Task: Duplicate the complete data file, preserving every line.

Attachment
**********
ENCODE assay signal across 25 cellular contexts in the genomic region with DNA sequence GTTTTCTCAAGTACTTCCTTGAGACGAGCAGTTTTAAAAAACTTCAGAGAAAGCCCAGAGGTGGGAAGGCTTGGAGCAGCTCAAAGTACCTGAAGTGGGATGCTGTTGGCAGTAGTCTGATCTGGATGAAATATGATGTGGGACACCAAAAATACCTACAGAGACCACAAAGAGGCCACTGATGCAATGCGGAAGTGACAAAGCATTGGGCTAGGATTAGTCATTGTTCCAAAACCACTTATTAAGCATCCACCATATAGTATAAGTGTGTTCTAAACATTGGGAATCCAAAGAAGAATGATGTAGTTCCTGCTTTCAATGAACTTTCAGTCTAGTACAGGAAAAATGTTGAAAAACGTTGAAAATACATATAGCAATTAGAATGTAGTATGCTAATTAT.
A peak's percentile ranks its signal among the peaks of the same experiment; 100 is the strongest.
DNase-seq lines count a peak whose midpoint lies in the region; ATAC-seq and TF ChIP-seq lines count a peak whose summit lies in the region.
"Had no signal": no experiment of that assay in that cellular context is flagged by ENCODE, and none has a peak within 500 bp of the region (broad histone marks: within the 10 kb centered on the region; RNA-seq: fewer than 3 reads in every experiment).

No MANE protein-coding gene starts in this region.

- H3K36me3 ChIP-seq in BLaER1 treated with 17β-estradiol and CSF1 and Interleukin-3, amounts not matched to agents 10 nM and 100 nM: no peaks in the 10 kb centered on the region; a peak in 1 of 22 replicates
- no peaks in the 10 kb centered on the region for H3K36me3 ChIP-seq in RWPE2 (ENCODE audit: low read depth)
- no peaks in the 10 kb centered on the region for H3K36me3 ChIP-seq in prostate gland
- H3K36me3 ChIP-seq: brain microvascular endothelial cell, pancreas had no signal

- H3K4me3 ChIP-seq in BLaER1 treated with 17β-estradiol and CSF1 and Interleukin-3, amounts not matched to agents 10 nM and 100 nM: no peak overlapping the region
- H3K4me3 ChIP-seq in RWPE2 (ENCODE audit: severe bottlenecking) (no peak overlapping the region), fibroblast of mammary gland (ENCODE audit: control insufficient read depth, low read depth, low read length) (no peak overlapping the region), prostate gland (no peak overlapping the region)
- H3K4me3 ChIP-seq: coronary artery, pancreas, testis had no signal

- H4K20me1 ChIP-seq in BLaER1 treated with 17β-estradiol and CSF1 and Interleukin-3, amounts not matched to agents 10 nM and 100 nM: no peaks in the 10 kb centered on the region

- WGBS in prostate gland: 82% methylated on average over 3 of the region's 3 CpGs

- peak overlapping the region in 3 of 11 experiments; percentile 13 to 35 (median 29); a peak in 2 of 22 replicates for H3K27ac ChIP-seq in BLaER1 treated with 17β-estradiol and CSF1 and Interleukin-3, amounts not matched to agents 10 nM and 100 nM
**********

ENCODE assay signal across 25 cellular contexts in the genomic region with DNA sequence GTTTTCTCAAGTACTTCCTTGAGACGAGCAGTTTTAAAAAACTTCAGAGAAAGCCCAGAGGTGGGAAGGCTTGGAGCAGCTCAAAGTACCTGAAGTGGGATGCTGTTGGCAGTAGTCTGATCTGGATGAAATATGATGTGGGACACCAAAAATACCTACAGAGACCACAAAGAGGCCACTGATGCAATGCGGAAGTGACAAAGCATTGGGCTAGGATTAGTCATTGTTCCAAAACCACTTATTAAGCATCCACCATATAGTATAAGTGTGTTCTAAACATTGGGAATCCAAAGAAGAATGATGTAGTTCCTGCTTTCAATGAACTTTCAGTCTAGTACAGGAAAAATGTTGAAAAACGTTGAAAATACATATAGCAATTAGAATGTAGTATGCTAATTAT.
A peak's percentile ranks its signal among the peaks of the same experiment; 100 is the strongest.
DNase-seq lines count a peak whose midpoint lies in the region; ATAC-seq and TF ChIP-seq lines count a peak whose summit lies in the region.
"Had no signal": no experiment of that assay in that cellular context is flagged by ENCODE, and none has a peak within 500 bp of the region (broad histone marks: within the 10 kb centered on the region; RNA-seq: fewer than 3 reads in every experiment).

No MANE protein-coding gene starts in this region.

- H3K36me3 ChIP-seq in BLaER1 treated with 17β-estradiol and CSF1 and Interleukin-3, amounts not matched to agents 10 nM and 100 nM: no peaks in the 10 kb centered on the region; a peak in 1 of 22 replicates
- no peaks in the 10 kb centered on the region for H3K36me3 ChIP-seq in RWPE2 (ENCODE audit: low read depth)
- no peaks in the 10 kb centered on the region for H3K36me3 ChIP-seq in prostate gland
- H3K36me3 ChIP-seq: brain microvascular endothelial cell, pancreas had no signal

- H3K4me3 ChIP-seq in BLaER1 treated with 17β-estradiol and CSF1 and Interleukin-3, amounts not matched to agents 10 nM and 100 nM: no peak overlapping the region
- H3K4me3 ChIP-seq in RWPE2 (ENCODE audit: severe bottlenecking) (no peak overlapping the region), fibroblast of mammary gland (ENCODE audit: control insufficient read depth, low read depth, low read length) (no peak overlapping the region), prostate gland (no peak overlapping the region)
- H3K4me3 ChIP-seq: coronary artery, pancreas, testis had no signal

- H4K20me1 ChIP-seq in BLaER1 treated with 17β-estradiol and CSF1 and Interleukin-3, amounts not matched to agents 10 nM and 100 nM: no peaks in the 10 kb centered on the region

- WGBS in prostate gland: 82% methylated on average over 3 of the region's 3 CpGs

- peak overlapping the region in 3 of 11 experiments; percentile 13 to 35 (median 29); a peak in 2 of 22 replicates for H3K27ac ChIP-seq in BLaER1 treated with 17β-estradiol and CSF1 and Interleukin-3, amounts not matched to agents 10 nM and 100 nM